Mark – No, I don’t I don’t think there’s ever a one piece that you like you like them fall for different reasons and I find that it’s normally because of an association that takes place with a piece and that is that I think you can like things for two reasons you can you can look at an emotional level from an association and you can like it and I’m more analytical level from a creative point of view. I think creatively those ones that have been given the most free rein on are probably the most satisfying yet from a creative point of view because it it’s understandably very difficult to conform with somebody else’s brand especially when you have a legacy created by people like Drew Struzan and the fabulous Richard Amsel and Bob Peak and you know people like that because you’ve you are required to tie in to a brand in a visual style that they have made very much the brand of the movie. So that becomes quite difficult. It comes with its own challenges. So, in the case of ones where they say look we don’t we don’t want you to conform with it we just want you to do something as in fact happened with a solo piece it’s incredibly invigorating pieces like the Solo piece would be a favorite because of that.

Accessreel – Let’s talk a bit about the Solo artwork, how did it all come about?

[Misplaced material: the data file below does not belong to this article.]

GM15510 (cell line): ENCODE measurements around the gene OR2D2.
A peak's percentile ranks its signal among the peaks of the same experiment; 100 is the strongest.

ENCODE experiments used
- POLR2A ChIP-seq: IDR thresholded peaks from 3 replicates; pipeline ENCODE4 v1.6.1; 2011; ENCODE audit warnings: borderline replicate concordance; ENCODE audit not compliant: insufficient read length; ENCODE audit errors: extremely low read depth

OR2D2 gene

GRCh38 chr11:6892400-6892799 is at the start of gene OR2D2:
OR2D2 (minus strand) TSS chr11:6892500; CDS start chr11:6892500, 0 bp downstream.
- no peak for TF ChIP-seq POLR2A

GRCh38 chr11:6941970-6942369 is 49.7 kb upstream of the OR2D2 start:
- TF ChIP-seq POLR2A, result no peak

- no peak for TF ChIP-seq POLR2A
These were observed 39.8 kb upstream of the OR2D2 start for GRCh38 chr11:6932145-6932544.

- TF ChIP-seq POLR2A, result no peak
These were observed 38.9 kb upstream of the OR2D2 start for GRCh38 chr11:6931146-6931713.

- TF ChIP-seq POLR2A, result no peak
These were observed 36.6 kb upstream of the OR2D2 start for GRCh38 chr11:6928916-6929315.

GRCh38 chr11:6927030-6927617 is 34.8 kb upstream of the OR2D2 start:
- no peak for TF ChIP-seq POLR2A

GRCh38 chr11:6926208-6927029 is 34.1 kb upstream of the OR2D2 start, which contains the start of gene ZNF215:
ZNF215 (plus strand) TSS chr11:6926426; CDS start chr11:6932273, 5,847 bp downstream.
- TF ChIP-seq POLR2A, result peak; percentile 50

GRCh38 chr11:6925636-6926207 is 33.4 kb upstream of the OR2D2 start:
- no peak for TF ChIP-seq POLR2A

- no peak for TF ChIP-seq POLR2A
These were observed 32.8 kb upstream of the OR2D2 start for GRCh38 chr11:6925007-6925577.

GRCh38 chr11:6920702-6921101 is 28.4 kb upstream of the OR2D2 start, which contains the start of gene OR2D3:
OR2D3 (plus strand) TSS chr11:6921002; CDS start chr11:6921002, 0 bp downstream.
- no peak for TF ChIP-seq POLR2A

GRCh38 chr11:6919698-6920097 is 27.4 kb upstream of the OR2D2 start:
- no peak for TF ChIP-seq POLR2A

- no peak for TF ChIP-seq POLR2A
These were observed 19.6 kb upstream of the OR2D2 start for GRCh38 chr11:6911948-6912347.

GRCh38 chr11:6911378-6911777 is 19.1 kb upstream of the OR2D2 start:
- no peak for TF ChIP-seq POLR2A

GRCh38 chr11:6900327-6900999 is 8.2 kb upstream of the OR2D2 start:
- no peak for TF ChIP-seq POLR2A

Mark – Disney’s radar it wasn’t one that I was really on because you know having come from the Lucasfilm side hadn’t done any work for Disney, a very good friend of mine referred me on to the local Disney representatives here in Perth and it was fortunately she liked what I did and certainly liked the idea of what she could see of the work that I’d done I think it was also comfortable in the fact that that I had done a lot of work over many years with Lucasfilm themselves which she then very generously motivated with Disney over east and they seem to be incredibly comfortable with the fact that I could do whatever they want to do.

Accessreel – When it comes to a piece like this you’re working for a very well-known and loved franchise obviously some movie studios have quite the hold on their franchises like Disney & Marvel or Universal with Jurassic World etc so when they when they approach you to say hey can you do a bit of artwork for us what sort of directives do they give you for a piece like this?

Mark – Every job is different you know that depends on who the art director is it depends on if it’s a new movie or an old movie  If it’s if it’s a new movie obviously the regulations and rules that apply are far more rigorously enforced then they would be on an old for example doing work on Solo and also when I did the teaser poster for Indiana Jones and the Kingdom of the Crystal Skull because the movie hasn’t come out you can’t spoil the movie by yet by putting into the poster something that would give away some of the plot or whatever so it’s very much more regulated and obviously you are required to be very disciplined in the way that you handle the material that’s given to you. However, with older movies like The re-release poster did for Raiders of the Lost Ark and the one that I did for Temple of Doom and Jedi are you know the plots are all everyone knows with this story is so it’s a little easier and there are fewer hurdles to jump through in doing that so every job is different.